The 4G era is getting closer in China, as leading cellco China Mobile lines up its first TD-LTE devices and rival China Telecom mulls a dual-mode network.
The former says it has 15 handsets ready for use on its LTE network, which should be cleared by the regulator to go fully commercial later this year, sparking major expansion. CEO Li Yue told a recent press conference that a further 100 devices are in the works, and talks over an iPhone continue.
The world's largest cellco by subscribers has been in periodic negotiations with Apple over the years, but these have foundered over various issues such as branding and required sales targets.
With Apple losing share to Android, however, it may ease up on its usual demands to sign up high growth carriers like Mobile (it is also reported to be close to a deal with another elusive Asian giant, NTT DoCoMo of Japan).
“The discussions with Apple are still ongoing,” Xi said. “Most of the discussion revolves around commercial details and technology issues.”
In the second quarter, Samsung led the Chinese smartphone market with 18% share, helped by Apple being confined to the smaller carriers. According to figures from Canalys, all the other top five vendors were local- Lenovo with 12% share, followed by Coolpad, ZTE and Huawei, all of them driven by distribution deals with Mobile. Apple, lacking such an alliance, saw its share drop to 5%, its lowest since the fourth quarter of 2010.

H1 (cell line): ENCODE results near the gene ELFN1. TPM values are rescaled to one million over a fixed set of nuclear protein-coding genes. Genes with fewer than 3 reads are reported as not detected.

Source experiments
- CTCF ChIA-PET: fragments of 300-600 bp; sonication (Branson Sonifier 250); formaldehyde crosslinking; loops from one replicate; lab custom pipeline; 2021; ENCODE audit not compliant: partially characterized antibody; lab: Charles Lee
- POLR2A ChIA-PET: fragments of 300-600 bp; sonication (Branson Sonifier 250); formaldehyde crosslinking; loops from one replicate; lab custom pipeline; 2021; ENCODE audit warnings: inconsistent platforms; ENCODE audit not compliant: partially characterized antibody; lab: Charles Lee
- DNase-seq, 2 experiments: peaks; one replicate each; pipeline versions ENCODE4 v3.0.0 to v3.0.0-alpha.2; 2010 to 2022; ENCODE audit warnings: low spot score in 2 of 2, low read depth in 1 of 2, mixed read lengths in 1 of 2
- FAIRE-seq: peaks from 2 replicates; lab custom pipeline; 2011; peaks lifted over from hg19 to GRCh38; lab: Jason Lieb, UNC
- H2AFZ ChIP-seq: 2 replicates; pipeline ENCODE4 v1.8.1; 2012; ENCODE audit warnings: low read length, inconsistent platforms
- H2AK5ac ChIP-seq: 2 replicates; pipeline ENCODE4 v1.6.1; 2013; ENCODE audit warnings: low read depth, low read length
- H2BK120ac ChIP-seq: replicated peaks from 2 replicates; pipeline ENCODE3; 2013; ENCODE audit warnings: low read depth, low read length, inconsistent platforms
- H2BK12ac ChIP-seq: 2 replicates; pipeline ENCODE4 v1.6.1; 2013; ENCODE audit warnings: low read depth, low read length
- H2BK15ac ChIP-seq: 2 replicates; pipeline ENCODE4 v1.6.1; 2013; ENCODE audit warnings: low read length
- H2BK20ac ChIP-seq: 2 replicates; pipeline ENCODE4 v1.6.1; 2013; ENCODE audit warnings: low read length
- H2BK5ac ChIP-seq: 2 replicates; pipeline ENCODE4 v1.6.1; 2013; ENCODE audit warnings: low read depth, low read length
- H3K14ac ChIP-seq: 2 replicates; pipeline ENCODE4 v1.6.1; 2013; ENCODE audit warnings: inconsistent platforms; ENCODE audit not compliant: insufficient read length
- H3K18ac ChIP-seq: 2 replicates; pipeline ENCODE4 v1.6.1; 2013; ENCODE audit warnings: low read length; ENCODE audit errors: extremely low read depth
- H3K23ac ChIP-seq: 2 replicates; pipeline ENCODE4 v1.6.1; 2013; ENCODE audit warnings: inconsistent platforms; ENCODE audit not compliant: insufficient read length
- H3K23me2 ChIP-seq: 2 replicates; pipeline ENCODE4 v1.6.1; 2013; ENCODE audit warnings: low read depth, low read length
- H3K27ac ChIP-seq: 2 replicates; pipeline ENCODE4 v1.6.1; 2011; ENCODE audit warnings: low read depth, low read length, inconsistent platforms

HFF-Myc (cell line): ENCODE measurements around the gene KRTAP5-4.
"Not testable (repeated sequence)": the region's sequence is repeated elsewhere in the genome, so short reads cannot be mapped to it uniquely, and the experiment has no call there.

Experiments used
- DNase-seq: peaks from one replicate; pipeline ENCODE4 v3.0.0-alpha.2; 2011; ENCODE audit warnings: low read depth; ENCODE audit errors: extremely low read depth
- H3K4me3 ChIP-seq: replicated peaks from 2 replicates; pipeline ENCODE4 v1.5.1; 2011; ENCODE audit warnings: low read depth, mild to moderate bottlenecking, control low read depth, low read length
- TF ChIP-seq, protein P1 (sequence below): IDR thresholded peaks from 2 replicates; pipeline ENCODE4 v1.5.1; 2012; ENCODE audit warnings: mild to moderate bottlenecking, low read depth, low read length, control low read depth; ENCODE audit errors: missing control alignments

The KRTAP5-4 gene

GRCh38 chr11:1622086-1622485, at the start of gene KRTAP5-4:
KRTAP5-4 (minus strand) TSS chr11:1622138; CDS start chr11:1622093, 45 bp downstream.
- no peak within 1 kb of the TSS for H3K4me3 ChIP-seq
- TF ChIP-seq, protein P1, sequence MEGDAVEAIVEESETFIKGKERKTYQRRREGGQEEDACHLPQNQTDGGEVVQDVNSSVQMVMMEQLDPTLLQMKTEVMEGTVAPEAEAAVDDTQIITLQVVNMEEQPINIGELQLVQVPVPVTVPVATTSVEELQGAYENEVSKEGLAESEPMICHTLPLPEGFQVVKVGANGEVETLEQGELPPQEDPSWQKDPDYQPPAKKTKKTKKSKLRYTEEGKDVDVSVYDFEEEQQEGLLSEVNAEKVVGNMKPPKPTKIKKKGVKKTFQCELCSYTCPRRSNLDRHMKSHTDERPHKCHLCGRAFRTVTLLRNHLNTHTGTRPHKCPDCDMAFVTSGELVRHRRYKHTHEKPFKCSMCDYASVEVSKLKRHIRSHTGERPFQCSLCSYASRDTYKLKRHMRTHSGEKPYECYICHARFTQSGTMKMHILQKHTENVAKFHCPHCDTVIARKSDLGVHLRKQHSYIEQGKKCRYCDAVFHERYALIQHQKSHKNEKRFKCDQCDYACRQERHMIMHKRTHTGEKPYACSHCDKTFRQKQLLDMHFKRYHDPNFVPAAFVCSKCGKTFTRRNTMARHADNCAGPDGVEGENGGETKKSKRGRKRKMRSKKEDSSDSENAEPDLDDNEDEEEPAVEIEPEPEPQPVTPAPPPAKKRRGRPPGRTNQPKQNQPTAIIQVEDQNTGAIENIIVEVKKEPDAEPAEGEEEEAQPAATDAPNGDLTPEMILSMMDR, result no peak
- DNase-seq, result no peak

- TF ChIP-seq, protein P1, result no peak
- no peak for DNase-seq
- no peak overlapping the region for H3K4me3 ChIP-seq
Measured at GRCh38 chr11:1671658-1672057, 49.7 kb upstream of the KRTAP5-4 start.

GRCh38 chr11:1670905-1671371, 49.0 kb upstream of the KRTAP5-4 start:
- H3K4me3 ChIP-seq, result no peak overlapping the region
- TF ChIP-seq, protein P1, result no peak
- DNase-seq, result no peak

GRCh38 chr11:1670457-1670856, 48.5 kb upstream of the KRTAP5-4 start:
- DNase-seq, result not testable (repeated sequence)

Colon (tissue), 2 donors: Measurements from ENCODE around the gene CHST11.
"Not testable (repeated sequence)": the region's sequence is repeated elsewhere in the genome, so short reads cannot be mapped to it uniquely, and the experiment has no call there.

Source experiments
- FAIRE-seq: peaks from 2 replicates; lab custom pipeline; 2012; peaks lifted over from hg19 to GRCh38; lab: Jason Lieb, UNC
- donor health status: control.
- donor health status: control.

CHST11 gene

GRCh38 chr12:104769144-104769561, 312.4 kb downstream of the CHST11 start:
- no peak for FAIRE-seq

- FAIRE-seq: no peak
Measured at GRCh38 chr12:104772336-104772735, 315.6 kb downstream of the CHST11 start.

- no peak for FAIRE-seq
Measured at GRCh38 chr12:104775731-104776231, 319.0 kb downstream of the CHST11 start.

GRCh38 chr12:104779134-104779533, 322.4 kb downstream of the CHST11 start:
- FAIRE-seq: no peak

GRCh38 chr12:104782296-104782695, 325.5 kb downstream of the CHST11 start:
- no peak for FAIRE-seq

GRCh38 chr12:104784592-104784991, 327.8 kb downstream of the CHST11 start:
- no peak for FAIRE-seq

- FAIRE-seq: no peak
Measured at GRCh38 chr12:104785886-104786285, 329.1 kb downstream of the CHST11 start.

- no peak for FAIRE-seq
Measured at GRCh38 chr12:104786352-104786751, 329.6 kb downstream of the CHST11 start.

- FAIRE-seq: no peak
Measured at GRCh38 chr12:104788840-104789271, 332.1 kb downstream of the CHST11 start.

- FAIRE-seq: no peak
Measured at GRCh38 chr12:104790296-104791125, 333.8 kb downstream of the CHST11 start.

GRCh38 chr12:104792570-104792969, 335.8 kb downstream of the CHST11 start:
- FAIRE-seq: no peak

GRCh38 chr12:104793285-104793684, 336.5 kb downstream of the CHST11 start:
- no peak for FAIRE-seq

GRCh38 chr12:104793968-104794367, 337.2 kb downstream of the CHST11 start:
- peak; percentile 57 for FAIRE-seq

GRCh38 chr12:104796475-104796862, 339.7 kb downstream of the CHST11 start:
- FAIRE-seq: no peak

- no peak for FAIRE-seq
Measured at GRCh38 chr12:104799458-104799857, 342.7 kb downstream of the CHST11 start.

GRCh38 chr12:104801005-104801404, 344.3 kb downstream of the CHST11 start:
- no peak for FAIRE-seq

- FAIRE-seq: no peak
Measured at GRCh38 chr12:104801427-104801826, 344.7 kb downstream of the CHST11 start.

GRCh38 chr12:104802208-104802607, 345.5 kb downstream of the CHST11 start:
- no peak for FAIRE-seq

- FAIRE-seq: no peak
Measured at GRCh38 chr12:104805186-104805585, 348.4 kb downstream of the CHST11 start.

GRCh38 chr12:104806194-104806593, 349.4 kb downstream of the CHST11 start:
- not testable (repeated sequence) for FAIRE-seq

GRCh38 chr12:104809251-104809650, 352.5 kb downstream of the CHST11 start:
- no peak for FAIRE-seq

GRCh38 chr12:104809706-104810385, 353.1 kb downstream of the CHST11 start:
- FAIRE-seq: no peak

Meanwhile, controversy over 4G spectrum and technology has dogged the progress of Mobile's rivals in making strategies for LTE. They also have less urgent incentive to invest in new networks, since they have superior 3G systems – W-CDMA for China Unicom and CDMA2000 for China Telecom, while their larger rival was forced to use the local flavor, TD-SCDMA, which lacks the ecosystem of the others.